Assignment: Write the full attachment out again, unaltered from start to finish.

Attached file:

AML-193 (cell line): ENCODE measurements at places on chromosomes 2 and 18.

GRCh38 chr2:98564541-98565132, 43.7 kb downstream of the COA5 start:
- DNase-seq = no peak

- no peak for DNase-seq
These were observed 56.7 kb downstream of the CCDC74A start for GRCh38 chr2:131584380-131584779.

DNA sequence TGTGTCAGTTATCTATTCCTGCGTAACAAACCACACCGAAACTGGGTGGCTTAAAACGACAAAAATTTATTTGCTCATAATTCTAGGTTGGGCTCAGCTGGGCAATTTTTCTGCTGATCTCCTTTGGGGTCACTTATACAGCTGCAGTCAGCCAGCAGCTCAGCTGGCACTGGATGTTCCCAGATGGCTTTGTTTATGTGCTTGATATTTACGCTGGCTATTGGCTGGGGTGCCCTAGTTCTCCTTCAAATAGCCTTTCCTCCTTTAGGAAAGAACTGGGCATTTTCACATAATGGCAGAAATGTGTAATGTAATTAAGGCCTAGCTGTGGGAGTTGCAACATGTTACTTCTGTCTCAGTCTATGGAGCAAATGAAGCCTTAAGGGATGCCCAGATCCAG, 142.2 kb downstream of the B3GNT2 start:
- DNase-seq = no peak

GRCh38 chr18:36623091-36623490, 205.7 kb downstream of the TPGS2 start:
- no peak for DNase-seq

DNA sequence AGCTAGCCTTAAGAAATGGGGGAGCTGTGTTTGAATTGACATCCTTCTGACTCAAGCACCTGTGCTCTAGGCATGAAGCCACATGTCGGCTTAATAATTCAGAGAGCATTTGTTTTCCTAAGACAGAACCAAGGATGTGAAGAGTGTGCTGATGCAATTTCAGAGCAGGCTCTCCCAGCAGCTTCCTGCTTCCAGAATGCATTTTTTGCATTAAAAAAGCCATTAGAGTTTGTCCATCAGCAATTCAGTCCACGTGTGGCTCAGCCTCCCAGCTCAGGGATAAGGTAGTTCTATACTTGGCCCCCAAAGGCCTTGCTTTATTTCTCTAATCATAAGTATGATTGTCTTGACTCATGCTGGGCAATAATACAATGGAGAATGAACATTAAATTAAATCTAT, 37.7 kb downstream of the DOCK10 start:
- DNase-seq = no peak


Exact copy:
AML-193 (cell line): ENCODE measurements at places on chromosomes 2 and 18.

GRCh38 chr2:98564541-98565132, 43.7 kb downstream of the COA5 start:
- DNase-seq = no peak

- no peak for DNase-seq
These were observed 56.7 kb downstream of the CCDC74A start for GRCh38 chr2:131584380-131584779.

DNA sequence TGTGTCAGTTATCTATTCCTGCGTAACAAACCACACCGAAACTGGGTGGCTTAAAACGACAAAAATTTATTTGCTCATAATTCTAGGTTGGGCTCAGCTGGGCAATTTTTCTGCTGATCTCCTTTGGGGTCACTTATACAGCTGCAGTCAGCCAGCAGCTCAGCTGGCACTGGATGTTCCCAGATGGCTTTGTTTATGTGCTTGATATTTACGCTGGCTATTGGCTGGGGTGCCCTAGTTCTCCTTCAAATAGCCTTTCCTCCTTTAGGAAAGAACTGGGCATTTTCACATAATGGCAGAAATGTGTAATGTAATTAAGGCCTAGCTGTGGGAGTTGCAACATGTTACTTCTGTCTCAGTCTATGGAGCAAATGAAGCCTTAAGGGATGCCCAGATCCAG, 142.2 kb downstream of the B3GNT2 start:
- DNase-seq = no peak

GRCh38 chr18:36623091-36623490, 205.7 kb downstream of the TPGS2 start:
- no peak for DNase-seq

DNA sequence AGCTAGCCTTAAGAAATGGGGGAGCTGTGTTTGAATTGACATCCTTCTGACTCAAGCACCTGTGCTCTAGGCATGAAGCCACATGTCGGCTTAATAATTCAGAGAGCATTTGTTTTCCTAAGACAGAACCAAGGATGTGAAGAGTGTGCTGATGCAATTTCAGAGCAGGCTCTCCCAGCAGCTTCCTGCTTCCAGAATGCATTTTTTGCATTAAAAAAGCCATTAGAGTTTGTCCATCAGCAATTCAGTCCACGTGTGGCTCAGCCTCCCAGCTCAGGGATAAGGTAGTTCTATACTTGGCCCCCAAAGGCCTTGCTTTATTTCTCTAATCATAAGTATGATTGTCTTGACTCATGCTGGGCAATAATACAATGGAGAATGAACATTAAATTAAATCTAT, 37.7 kb downstream of the DOCK10 start:
- DNase-seq = no peak